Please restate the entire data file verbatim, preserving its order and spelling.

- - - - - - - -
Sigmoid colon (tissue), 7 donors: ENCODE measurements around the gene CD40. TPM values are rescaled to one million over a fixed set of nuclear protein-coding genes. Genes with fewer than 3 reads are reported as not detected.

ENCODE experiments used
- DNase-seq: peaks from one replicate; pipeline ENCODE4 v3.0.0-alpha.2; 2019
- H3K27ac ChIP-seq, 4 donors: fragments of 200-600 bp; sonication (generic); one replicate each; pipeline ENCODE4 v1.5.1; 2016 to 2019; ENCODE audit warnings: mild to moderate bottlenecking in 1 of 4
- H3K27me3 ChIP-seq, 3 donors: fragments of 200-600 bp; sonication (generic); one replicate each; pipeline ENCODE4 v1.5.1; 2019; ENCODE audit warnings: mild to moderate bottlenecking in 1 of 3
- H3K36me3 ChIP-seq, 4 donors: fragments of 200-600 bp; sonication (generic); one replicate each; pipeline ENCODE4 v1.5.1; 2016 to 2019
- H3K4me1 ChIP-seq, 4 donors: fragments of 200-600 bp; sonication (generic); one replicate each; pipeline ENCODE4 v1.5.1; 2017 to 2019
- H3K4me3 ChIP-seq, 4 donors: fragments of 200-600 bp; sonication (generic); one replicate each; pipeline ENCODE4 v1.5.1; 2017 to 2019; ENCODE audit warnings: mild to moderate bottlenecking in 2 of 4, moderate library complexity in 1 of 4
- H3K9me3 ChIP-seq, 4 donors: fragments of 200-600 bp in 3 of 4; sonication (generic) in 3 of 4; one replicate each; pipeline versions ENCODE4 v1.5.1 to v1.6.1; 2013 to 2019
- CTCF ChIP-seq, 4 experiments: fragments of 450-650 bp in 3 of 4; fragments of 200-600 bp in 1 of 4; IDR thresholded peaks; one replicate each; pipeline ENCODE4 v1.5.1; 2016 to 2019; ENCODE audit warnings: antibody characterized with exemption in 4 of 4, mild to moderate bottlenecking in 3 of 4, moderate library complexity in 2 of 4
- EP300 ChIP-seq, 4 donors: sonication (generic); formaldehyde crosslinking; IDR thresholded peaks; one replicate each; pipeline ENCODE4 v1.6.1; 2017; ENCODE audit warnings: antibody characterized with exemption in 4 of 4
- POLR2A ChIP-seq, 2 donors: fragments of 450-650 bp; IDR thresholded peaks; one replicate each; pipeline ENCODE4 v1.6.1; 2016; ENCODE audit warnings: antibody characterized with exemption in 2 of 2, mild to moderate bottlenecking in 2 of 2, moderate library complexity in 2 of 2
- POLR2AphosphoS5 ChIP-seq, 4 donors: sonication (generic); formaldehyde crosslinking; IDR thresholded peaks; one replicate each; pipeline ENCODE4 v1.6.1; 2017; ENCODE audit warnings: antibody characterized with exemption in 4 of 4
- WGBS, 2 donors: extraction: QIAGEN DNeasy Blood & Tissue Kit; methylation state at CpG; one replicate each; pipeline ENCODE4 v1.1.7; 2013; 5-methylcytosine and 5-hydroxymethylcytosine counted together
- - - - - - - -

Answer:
Sigmoid colon (tissue), 7 donors: ENCODE measurements around the gene CD40. TPM values are rescaled to one million over a fixed set of nuclear protein-coding genes. Genes with fewer than 3 reads are reported as not detected.

ENCODE experiments used
- DNase-seq: peaks from one replicate; pipeline ENCODE4 v3.0.0-alpha.2; 2019
- H3K27ac ChIP-seq, 4 donors: fragments of 200-600 bp; sonication (generic); one replicate each; pipeline ENCODE4 v1.5.1; 2016 to 2019; ENCODE audit warnings: mild to moderate bottlenecking in 1 of 4
- H3K27me3 ChIP-seq, 3 donors: fragments of 200-600 bp; sonication (generic); one replicate each; pipeline ENCODE4 v1.5.1; 2019; ENCODE audit warnings: mild to moderate bottlenecking in 1 of 3
- H3K36me3 ChIP-seq, 4 donors: fragments of 200-600 bp; sonication (generic); one replicate each; pipeline ENCODE4 v1.5.1; 2016 to 2019
- H3K4me1 ChIP-seq, 4 donors: fragments of 200-600 bp; sonication (generic); one replicate each; pipeline ENCODE4 v1.5.1; 2017 to 2019
- H3K4me3 ChIP-seq, 4 donors: fragments of 200-600 bp; sonication (generic); one replicate each; pipeline ENCODE4 v1.5.1; 2017 to 2019; ENCODE audit warnings: mild to moderate bottlenecking in 2 of 4, moderate library complexity in 1 of 4
- H3K9me3 ChIP-seq, 4 donors: fragments of 200-600 bp in 3 of 4; sonication (generic) in 3 of 4; one replicate each; pipeline versions ENCODE4 v1.5.1 to v1.6.1; 2013 to 2019
- CTCF ChIP-seq, 4 experiments: fragments of 450-650 bp in 3 of 4; fragments of 200-600 bp in 1 of 4; IDR thresholded peaks; one replicate each; pipeline ENCODE4 v1.5.1; 2016 to 2019; ENCODE audit warnings: antibody characterized with exemption in 4 of 4, mild to moderate bottlenecking in 3 of 4, moderate library complexity in 2 of 4
- EP300 ChIP-seq, 4 donors: sonication (generic); formaldehyde crosslinking; IDR thresholded peaks; one replicate each; pipeline ENCODE4 v1.6.1; 2017; ENCODE audit warnings: antibody characterized with exemption in 4 of 4
- POLR2A ChIP-seq, 2 donors: fragments of 450-650 bp; IDR thresholded peaks; one replicate each; pipeline ENCODE4 v1.6.1; 2016; ENCODE audit warnings: antibody characterized with exemption in 2 of 2, mild to moderate bottlenecking in 2 of 2, moderate library complexity in 2 of 2
- POLR2AphosphoS5 ChIP-seq, 4 donors: sonication (generic); formaldehyde crosslinking; IDR thresholded peaks; one replicate each; pipeline ENCODE4 v1.6.1; 2017; ENCODE audit warnings: antibody characterized with exemption in 4 of 4
- WGBS, 2 donors: extraction: QIAGEN DNeasy Blood & Tissue Kit; methylation state at CpG; one replicate each; pipeline ENCODE4 v1.1.7; 2013; 5-methylcytosine and 5-hydroxymethylcytosine counted together